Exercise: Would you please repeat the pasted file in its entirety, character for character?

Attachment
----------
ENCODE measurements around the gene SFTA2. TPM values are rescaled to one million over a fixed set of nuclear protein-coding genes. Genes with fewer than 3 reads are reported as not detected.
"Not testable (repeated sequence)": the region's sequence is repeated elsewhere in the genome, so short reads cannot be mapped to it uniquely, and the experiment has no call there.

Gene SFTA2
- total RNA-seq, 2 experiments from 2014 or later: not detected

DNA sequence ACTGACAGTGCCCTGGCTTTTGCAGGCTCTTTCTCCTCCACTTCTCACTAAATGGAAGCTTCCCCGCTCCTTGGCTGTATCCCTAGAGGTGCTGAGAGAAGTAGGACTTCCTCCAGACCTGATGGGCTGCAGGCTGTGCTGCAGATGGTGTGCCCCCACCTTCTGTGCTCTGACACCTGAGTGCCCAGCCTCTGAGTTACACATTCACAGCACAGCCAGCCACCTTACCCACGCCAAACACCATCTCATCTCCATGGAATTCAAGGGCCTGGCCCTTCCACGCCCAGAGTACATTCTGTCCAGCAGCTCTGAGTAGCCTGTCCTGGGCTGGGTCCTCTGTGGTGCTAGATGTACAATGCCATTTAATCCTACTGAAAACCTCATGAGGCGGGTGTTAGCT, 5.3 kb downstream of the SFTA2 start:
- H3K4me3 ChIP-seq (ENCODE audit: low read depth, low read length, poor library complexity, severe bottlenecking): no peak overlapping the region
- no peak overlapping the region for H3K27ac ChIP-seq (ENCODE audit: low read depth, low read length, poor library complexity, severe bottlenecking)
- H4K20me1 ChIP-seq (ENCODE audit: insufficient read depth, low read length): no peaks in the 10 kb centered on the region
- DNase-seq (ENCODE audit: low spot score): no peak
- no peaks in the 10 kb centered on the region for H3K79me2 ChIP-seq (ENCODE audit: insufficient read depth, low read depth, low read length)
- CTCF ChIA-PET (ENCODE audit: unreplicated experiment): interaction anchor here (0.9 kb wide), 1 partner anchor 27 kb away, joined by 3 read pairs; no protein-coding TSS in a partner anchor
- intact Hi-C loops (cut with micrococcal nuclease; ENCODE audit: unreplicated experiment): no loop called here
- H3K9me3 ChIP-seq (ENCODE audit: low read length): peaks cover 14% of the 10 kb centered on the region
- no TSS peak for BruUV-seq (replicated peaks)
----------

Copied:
ENCODE measurements around the gene SFTA2. TPM values are rescaled to one million over a fixed set of nuclear protein-coding genes. Genes with fewer than 3 reads are reported as not detected.
"Not testable (repeated sequence)": the region's sequence is repeated elsewhere in the genome, so short reads cannot be mapped to it uniquely, and the experiment has no call there.

Gene SFTA2
- total RNA-seq, 2 experiments from 2014 or later: not detected

DNA sequence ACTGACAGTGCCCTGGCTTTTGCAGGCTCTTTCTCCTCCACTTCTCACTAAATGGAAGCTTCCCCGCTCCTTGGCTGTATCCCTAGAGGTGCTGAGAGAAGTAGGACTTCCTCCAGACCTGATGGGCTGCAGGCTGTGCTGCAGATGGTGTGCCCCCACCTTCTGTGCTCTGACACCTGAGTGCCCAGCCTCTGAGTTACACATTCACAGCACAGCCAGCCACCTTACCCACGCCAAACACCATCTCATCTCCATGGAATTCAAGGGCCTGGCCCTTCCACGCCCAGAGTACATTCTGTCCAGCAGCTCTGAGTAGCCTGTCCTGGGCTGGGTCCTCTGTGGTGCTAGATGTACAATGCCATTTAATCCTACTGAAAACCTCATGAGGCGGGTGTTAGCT, 5.3 kb downstream of the SFTA2 start:
- H3K4me3 ChIP-seq (ENCODE audit: low read depth, low read length, poor library complexity, severe bottlenecking): no peak overlapping the region
- no peak overlapping the region for H3K27ac ChIP-seq (ENCODE audit: low read depth, low read length, poor library complexity, severe bottlenecking)
- H4K20me1 ChIP-seq (ENCODE audit: insufficient read depth, low read length): no peaks in the 10 kb centered on the region
- DNase-seq (ENCODE audit: low spot score): no peak
- no peaks in the 10 kb centered on the region for H3K79me2 ChIP-seq (ENCODE audit: insufficient read depth, low read depth, low read length)
- CTCF ChIA-PET (ENCODE audit: unreplicated experiment): interaction anchor here (0.9 kb wide), 1 partner anchor 27 kb away, joined by 3 read pairs; no protein-coding TSS in a partner anchor
- intact Hi-C loops (cut with micrococcal nuclease; ENCODE audit: unreplicated experiment): no loop called here
- H3K9me3 ChIP-seq (ENCODE audit: low read length): peaks cover 14% of the 10 kb centered on the region
- no TSS peak for BruUV-seq (replicated peaks)